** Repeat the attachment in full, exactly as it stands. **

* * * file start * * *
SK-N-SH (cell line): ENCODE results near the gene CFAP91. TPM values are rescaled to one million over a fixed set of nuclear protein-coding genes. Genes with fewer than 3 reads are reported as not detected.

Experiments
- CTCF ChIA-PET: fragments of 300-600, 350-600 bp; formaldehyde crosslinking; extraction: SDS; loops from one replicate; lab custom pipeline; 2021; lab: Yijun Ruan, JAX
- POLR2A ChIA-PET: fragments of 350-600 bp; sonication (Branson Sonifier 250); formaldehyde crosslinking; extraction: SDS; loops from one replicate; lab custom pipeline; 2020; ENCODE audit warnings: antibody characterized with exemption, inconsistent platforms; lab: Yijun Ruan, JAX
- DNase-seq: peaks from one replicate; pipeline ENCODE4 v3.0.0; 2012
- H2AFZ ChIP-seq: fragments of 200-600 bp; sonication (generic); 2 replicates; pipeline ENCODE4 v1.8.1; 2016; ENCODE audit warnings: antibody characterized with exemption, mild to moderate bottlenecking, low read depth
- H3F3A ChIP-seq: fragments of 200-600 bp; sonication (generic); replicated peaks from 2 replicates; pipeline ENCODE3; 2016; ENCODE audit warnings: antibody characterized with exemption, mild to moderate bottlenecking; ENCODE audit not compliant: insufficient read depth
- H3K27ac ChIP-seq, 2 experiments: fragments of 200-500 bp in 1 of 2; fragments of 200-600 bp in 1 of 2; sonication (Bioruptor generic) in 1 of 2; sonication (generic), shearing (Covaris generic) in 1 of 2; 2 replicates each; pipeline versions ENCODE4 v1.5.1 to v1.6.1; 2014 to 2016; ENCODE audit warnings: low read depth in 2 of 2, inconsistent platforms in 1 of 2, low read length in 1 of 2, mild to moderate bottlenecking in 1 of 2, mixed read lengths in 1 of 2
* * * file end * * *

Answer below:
SK-N-SH (cell line): ENCODE results near the gene CFAP91. TPM values are rescaled to one million over a fixed set of nuclear protein-coding genes. Genes with fewer than 3 reads are reported as not detected.

Experiments
- CTCF ChIA-PET: fragments of 300-600, 350-600 bp; formaldehyde crosslinking; extraction: SDS; loops from one replicate; lab custom pipeline; 2021; lab: Yijun Ruan, JAX
- POLR2A ChIA-PET: fragments of 350-600 bp; sonication (Branson Sonifier 250); formaldehyde crosslinking; extraction: SDS; loops from one replicate; lab custom pipeline; 2020; ENCODE audit warnings: antibody characterized with exemption, inconsistent platforms; lab: Yijun Ruan, JAX
- DNase-seq: peaks from one replicate; pipeline ENCODE4 v3.0.0; 2012
- H2AFZ ChIP-seq: fragments of 200-600 bp; sonication (generic); 2 replicates; pipeline ENCODE4 v1.8.1; 2016; ENCODE audit warnings: antibody characterized with exemption, mild to moderate bottlenecking, low read depth
- H3F3A ChIP-seq: fragments of 200-600 bp; sonication (generic); replicated peaks from 2 replicates; pipeline ENCODE3; 2016; ENCODE audit warnings: antibody characterized with exemption, mild to moderate bottlenecking; ENCODE audit not compliant: insufficient read depth
- H3K27ac ChIP-seq, 2 experiments: fragments of 200-500 bp in 1 of 2; fragments of 200-600 bp in 1 of 2; sonication (Bioruptor generic) in 1 of 2; sonication (generic), shearing (Covaris generic) in 1 of 2; 2 replicates each; pipeline versions ENCODE4 v1.5.1 to v1.6.1; 2014 to 2016; ENCODE audit warnings: low read depth in 2 of 2, inconsistent platforms in 1 of 2, low read length in 1 of 2, mild to moderate bottlenecking in 1 of 2, mixed read lengths in 1 of 2